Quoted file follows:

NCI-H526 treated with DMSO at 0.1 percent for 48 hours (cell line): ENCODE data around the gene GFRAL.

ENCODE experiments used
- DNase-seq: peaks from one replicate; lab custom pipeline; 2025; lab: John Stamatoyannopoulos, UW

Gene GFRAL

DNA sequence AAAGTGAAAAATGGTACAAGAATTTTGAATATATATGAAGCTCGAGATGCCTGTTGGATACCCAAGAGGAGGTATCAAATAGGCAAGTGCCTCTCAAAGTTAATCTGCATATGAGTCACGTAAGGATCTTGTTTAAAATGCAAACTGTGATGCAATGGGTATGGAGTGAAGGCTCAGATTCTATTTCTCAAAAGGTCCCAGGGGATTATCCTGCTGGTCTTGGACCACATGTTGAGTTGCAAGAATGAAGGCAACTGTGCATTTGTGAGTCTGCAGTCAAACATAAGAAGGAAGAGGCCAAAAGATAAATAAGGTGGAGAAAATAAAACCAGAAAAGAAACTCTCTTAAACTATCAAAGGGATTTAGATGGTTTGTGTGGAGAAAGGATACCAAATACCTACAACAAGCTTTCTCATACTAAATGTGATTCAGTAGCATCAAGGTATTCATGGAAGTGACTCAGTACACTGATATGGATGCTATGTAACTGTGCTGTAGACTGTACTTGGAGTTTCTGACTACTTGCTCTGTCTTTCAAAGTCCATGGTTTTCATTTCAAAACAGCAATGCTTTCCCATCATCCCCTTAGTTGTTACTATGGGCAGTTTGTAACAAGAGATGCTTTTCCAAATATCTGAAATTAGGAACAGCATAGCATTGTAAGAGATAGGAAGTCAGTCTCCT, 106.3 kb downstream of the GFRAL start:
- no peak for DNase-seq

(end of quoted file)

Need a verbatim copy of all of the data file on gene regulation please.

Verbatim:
NCI-H526 treated with DMSO at 0.1 percent for 48 hours (cell line): ENCODE data around the gene GFRAL.

ENCODE experiments used
- DNase-seq: peaks from one replicate; lab custom pipeline; 2025; lab: John Stamatoyannopoulos, UW

Gene GFRAL

DNA sequence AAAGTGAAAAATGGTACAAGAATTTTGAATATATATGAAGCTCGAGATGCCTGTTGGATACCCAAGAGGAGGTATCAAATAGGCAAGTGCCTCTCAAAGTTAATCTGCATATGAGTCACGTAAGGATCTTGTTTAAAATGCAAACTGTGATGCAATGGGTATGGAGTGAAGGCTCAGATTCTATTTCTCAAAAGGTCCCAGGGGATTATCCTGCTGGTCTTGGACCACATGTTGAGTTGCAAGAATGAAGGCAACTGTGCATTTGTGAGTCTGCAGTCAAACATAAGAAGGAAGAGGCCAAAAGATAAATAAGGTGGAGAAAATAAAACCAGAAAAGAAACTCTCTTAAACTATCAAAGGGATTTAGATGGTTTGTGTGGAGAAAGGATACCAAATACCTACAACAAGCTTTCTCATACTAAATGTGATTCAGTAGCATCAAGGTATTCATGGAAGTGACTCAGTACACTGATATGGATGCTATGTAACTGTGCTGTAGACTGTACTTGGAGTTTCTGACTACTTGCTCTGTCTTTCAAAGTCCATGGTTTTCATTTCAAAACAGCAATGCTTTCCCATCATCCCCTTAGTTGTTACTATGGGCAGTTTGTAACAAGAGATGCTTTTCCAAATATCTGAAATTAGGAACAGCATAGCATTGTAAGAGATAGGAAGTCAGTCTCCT, 106.3 kb downstream of the GFRAL start:
- no peak for DNase-seq